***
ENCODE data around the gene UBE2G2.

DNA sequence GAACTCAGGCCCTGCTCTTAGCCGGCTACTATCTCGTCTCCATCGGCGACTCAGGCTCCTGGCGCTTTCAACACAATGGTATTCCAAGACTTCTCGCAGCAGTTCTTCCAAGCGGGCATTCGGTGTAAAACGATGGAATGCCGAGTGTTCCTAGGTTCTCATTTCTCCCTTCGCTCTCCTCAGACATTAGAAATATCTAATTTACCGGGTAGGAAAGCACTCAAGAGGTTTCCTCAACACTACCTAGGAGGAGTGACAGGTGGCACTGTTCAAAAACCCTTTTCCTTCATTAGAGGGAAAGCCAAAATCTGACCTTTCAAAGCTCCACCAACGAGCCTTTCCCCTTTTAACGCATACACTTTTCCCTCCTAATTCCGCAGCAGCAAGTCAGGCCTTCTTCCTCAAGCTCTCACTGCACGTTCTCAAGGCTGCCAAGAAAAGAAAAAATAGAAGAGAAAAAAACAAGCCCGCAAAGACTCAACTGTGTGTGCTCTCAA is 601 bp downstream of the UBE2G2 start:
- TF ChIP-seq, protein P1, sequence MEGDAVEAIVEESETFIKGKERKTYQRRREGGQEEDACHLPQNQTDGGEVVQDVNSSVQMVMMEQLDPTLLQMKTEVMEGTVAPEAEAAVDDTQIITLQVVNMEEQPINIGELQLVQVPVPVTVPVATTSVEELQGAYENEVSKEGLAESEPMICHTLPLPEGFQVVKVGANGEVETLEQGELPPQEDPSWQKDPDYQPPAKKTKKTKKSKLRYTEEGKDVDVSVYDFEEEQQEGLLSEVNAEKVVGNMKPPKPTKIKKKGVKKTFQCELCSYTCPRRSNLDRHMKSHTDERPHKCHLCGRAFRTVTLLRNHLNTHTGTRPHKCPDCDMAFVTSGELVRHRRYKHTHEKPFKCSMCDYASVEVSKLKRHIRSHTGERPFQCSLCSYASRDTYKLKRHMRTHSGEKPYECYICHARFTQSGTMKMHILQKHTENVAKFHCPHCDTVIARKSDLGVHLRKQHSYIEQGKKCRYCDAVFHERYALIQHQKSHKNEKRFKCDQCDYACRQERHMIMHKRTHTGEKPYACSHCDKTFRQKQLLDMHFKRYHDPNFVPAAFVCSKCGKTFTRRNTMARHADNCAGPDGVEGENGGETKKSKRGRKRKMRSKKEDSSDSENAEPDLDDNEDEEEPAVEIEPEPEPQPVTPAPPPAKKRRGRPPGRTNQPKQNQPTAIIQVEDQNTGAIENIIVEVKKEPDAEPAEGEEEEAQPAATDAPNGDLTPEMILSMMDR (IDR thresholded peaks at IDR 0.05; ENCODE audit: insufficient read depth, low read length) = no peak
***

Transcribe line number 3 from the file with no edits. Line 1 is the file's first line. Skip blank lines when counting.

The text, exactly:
- TF ChIP-seq, protein P1, sequence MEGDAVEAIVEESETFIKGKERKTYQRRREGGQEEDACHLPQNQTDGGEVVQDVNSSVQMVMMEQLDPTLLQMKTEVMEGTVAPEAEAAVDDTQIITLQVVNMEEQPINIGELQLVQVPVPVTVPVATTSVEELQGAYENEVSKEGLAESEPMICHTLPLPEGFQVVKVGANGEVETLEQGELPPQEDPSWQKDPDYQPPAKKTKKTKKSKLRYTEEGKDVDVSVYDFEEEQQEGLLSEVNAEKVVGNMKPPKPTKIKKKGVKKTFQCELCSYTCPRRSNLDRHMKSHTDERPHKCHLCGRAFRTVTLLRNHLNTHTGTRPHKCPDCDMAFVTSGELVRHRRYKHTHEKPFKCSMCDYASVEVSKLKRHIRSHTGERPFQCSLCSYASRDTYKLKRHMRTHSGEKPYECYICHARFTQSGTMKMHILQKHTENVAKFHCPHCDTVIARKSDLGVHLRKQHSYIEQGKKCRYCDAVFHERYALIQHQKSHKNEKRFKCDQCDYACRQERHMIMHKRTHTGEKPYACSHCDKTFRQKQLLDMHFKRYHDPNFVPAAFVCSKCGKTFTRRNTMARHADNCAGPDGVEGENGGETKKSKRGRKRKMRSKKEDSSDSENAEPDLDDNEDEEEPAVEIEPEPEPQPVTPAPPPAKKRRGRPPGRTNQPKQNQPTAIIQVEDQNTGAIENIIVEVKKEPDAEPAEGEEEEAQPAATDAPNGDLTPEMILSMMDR (IDR thresholded peaks at IDR 0.05; ENCODE audit: insufficient read depth, low read length) = no peak